"Its nice to know other people think the same way I do""
I agree with this entirely (If someone is already dead then what's morally wrong with eating that person?).
But I'd take it one step further.
I don't consider eating meat to be wrong but I do consider killing animals for this purpose to be wrong (unless of course you will starve to death if you don't kill).
|By Lordhobgoblin on Thursday, December 13, 2001 - 12:37 pm: Edit|
With regard to Westerners (and many others) the belief that there is a moral difference between killing for sport and killing for eating is nonsense. In both cases you ARE killing for pleasure. Where there is a suitable supply of plants to eat (and there is here) we are not eating meat to survive, we are eating meat because we get pleasure from the taste of meat.
I believe that hunters get a raw deal from their fellow meat-eaters. Both kill for pleasure (or in the case of most meat-eaters pay someone else do the killing for them).
Unless you are live in the artic circle, or are unfortunate enough to be live in one of the starvation ridden countries of the world, you do NOT have to kill and eat meat to survive. You eat meat because you get pleasure from the taste, just as hunters get pleasure from hunting. Meat-eaters are in no position to condemn hunters. At least most hunters are intellectualy honest about their reasons for sport killing.
As a vegetarian I condemn neither meat-eaters nor hunters, I am in no position to do so. I don't eat meat because I personally think it is not right for me to take life (or pay someone else to do it for me) for the purposes of my own personal pleasure.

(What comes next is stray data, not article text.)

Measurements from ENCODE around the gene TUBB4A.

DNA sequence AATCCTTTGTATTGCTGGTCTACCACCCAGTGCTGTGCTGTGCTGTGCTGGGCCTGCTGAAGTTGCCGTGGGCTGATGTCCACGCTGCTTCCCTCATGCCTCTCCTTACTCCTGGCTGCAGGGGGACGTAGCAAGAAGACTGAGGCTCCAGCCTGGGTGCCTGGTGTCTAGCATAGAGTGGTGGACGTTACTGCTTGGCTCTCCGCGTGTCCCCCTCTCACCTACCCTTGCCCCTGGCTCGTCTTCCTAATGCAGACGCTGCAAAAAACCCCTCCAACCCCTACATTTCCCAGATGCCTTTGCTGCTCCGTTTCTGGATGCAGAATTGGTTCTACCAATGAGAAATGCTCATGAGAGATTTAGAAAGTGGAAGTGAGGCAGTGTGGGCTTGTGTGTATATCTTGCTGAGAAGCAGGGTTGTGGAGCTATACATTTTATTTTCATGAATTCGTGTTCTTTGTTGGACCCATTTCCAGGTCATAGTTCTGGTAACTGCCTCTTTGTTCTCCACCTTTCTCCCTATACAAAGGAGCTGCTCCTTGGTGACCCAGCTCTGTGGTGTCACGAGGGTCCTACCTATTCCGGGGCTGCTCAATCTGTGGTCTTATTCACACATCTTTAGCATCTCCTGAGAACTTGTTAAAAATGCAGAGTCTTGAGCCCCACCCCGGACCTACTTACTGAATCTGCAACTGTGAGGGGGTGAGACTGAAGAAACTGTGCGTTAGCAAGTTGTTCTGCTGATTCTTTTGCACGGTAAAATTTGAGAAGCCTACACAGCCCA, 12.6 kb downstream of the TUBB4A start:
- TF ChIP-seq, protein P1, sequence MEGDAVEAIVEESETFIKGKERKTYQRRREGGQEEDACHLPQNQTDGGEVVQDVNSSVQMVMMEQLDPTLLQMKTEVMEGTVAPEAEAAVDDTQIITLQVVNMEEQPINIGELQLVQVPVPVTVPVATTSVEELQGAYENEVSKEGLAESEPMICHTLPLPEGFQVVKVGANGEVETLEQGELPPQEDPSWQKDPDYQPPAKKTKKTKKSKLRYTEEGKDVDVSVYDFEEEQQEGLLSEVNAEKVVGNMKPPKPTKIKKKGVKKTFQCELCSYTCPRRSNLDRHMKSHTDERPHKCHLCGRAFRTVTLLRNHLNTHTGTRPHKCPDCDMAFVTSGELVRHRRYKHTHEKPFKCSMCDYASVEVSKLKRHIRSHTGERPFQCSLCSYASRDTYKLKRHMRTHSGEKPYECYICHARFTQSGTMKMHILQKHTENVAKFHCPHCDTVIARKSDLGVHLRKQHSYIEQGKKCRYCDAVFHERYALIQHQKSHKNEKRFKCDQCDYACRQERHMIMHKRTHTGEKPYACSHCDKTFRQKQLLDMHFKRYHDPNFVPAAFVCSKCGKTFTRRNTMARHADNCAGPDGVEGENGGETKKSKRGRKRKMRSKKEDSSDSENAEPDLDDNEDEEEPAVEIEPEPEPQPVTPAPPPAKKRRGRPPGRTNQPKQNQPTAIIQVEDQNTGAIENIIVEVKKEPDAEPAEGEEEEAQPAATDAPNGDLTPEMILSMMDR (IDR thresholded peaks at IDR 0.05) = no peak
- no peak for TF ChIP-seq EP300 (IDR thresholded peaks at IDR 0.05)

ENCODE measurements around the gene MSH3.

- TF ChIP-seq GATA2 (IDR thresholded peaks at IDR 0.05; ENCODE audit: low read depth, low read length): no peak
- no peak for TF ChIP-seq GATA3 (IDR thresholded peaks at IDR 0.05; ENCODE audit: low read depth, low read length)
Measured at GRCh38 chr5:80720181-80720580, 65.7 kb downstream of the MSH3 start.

|By Chevalier on Thursday, December 13, 2001 - 07:15 am: Edit|
"To kill for sport or pleasure is something I question."
Questionable or not, the pleasure derived from killing wild animals helped keep many of our ancestors' bellies full. (Vegetarians notwithstanding.) Pleasure is a fringe benefit of hunting; in turn, it's an incentive to hunt better and more. A vicious cycle? Applies to sex, too.
I don't think one can completely wipe the pleasure out of killing. We're not out of the jungle yet.
|By _Blackjack on Thursday, December 13, 2001 - 03:55 am: Edit|
I don not consider killing other animals for the purpose of eating them to be wrong. Simply put, as an animal, I must kill to survive. Drawing a distinction between animals and plants is simply arbitrary.
The reason I draw a distinction (also somewhat arbitrary) between killing humans and other animals is largely a practical one: fostering an environment where human life is held precious increases the likelyhood that I will have a long and productive life.
|By Artist on Thursday, December 13, 2001 - 02:40 am: Edit|
Hunter and prey. It's okay for an omnivorous animal (human) to kill other animals to eat. To kill for sport or pleasure is something I question.
|By Timk on Thursday, December 13, 2001 - 02:28 am: Edit|
Now, if you consider killing humans for the purpose of eating them is wrong, do you also consider killing animals for the purpose of eating them is wrong?
|By Timk on Thursday, December 13, 2001 - 02:24 am: Edit|
"I don't consider eating human flesh wrong. I consider killing humans for this purpose to be wrong, and, moreover, eating your own species, or closely related ones, is unhygenic."
Its nice to know other people think the same way I do
|By Petermarc on Thursday, December 13, 2001 - 01:37 am: Edit|
vera, as much as i would like to take credit for that quote, it is from the monty python sketch that chevalier refered to...i agree with you on it's dark brilliance...
|By Admin on Wednesday, December 12, 2001 - 08:09 pm: Edit|